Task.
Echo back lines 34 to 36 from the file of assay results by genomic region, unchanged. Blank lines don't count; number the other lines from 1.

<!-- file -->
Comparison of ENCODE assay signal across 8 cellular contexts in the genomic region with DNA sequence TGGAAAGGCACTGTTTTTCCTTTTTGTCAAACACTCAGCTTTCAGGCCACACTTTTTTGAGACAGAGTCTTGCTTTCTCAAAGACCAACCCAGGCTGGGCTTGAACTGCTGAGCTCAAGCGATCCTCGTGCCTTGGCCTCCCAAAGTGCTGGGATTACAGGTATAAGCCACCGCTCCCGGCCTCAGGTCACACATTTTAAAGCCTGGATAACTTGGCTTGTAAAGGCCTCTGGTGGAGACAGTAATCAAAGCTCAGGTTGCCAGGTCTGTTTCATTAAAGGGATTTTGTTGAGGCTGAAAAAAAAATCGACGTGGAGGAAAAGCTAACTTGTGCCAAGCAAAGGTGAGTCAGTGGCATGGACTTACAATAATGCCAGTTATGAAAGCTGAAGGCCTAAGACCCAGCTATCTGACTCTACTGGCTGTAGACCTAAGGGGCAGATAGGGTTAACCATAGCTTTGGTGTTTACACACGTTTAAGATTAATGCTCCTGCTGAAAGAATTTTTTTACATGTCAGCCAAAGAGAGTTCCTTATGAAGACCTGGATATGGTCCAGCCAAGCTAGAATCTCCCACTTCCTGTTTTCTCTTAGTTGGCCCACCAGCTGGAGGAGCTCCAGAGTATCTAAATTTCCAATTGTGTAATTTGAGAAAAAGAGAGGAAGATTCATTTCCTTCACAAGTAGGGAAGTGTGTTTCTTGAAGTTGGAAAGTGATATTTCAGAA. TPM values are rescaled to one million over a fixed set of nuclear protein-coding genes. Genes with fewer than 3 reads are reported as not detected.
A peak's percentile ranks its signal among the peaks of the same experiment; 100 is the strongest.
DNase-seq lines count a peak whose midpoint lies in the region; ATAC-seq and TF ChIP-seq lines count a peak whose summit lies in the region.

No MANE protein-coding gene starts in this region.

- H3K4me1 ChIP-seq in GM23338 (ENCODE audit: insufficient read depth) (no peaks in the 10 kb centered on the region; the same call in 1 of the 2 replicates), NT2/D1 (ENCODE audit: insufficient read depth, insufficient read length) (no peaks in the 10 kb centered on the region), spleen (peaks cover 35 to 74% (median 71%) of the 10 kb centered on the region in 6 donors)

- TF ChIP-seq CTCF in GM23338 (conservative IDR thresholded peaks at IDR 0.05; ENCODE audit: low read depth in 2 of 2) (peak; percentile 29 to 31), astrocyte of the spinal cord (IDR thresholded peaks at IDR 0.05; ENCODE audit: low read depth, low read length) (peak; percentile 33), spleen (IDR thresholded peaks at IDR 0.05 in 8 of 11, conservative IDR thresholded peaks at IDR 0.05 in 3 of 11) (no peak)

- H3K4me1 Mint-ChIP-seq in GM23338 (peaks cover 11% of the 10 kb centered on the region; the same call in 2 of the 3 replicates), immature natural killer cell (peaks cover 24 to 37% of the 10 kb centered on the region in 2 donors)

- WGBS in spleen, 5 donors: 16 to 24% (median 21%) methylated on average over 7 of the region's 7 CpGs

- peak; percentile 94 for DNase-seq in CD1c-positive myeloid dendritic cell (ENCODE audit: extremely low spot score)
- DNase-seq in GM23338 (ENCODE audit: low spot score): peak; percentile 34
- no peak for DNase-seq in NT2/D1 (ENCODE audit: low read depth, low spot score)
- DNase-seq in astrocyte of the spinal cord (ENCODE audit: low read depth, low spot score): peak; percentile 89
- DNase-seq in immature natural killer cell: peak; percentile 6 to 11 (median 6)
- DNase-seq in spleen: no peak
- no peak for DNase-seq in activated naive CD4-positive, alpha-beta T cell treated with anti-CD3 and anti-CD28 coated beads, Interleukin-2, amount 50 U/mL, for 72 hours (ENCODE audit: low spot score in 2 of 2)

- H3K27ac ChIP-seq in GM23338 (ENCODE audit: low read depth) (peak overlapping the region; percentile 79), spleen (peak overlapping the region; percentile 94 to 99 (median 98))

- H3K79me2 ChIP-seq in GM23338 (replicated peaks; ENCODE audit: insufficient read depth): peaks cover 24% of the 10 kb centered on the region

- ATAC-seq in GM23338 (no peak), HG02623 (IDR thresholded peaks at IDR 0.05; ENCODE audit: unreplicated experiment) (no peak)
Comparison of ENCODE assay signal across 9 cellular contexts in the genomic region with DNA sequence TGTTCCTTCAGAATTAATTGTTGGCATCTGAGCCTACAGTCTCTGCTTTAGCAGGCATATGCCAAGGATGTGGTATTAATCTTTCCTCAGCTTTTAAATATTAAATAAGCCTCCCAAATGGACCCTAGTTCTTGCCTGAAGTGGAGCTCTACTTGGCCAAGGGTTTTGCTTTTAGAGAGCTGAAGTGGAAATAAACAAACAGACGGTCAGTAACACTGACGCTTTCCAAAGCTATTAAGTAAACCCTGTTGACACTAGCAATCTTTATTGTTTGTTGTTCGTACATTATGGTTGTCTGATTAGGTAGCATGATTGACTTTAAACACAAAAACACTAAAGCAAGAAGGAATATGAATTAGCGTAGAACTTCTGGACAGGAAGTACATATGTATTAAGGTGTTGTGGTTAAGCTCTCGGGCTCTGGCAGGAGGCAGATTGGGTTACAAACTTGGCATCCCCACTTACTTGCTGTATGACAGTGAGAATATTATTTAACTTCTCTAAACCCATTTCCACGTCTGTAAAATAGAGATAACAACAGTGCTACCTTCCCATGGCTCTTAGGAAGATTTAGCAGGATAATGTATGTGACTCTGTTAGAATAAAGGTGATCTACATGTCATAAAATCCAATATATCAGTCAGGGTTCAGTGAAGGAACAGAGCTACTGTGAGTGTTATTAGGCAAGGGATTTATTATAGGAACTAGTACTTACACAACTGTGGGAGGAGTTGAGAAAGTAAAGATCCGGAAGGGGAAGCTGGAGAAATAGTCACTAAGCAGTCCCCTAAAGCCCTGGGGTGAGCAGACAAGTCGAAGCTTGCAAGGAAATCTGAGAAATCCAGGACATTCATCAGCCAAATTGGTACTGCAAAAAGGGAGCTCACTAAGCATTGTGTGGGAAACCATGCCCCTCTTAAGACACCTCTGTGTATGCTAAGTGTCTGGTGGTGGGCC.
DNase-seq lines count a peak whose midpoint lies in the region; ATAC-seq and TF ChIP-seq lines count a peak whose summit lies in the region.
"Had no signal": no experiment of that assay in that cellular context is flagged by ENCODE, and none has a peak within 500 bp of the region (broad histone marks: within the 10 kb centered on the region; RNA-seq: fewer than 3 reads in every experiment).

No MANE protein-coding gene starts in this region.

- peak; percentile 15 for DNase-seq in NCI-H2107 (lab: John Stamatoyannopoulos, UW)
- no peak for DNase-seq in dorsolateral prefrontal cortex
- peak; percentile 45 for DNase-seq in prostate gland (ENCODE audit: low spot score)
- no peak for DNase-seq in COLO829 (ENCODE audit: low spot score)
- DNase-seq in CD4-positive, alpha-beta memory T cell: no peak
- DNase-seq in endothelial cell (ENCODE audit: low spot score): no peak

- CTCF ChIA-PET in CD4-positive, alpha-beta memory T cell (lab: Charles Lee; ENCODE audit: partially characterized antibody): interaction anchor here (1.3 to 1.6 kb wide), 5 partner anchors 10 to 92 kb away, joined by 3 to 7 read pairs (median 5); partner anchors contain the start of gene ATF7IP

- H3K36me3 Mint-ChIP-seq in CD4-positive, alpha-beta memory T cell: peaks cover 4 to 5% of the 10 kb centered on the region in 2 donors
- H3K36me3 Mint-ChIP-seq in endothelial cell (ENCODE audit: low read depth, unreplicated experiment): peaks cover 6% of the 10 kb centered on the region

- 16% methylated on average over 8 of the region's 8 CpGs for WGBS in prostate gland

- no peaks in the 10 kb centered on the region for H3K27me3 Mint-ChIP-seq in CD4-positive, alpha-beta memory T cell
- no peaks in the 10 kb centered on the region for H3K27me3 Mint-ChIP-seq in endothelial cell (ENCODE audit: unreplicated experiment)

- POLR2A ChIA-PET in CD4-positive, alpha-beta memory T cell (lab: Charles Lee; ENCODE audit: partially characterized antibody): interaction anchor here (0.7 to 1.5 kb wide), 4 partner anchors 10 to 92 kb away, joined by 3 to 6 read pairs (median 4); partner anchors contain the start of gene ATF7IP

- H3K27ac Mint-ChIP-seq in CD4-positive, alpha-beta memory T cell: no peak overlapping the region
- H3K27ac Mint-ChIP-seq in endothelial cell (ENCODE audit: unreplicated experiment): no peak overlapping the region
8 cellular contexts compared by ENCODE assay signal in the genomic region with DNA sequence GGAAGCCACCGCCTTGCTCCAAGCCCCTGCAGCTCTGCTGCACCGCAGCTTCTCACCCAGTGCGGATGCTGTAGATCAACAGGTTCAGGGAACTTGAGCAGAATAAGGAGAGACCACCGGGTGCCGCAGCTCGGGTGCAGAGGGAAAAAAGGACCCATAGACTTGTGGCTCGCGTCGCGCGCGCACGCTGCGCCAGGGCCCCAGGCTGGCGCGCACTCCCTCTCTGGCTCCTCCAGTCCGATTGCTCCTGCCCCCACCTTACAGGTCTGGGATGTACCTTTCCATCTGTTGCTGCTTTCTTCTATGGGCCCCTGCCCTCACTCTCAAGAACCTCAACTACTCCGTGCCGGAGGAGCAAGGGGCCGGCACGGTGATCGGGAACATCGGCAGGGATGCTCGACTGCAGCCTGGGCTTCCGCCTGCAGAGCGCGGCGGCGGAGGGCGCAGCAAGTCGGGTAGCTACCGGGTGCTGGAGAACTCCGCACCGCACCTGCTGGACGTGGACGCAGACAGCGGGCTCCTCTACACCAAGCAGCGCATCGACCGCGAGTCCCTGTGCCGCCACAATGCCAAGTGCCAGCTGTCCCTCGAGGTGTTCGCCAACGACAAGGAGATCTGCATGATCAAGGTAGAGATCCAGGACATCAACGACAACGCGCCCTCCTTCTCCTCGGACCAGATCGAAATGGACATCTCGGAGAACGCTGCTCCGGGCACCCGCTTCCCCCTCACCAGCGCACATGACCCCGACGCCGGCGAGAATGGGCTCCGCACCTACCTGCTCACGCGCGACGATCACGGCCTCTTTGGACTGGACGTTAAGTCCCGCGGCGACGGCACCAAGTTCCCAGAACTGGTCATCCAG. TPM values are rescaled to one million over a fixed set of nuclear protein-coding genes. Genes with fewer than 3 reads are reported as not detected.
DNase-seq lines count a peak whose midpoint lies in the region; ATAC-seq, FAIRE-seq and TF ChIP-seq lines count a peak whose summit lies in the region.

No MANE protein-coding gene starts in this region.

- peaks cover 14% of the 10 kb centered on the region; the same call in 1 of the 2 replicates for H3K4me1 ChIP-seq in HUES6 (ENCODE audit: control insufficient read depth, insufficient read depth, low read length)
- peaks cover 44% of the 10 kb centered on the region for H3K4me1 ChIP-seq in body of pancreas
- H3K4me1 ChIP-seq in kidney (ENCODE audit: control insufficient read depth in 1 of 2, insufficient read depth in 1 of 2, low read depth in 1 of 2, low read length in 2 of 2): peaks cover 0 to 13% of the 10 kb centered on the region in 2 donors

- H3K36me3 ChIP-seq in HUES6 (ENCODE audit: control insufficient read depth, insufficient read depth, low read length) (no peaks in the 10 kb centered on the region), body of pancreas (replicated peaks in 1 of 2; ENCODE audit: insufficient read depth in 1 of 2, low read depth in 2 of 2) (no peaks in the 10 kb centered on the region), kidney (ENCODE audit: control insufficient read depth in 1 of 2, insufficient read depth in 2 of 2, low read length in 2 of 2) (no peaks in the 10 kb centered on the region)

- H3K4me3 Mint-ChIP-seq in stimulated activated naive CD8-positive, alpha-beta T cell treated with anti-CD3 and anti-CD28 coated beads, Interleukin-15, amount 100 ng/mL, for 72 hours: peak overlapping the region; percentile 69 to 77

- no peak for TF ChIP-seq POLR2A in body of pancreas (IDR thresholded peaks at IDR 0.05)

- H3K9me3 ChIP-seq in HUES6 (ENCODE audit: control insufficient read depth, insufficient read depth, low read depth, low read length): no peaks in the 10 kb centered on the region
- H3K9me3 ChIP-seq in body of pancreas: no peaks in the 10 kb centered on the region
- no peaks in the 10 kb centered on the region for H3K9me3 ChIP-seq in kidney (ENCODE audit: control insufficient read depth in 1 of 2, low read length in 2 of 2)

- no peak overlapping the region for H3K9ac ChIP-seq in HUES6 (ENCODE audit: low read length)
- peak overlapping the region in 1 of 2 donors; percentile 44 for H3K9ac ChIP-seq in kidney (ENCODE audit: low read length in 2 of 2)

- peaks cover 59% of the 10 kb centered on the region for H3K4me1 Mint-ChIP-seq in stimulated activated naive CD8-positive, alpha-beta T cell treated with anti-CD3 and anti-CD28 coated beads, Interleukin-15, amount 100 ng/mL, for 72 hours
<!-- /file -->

- no peaks in the 10 kb centered on the region for H3K27me3 Mint-ChIP-seq in endothelial cell (ENCODE audit: unreplicated experiment)

- POLR2A ChIA-PET in CD4-positive, alpha-beta memory T cell (lab: Charles Lee; ENCODE audit: partially characterized antibody): interaction anchor here (0.7 to 1.5 kb wide), 4 partner anchors 10 to 92 kb away, joined by 3 to 6 read pairs (median 4); partner anchors contain the start of gene ATF7IP

- H3K27ac Mint-ChIP-seq in CD4-positive, alpha-beta memory T cell: no peak overlapping the region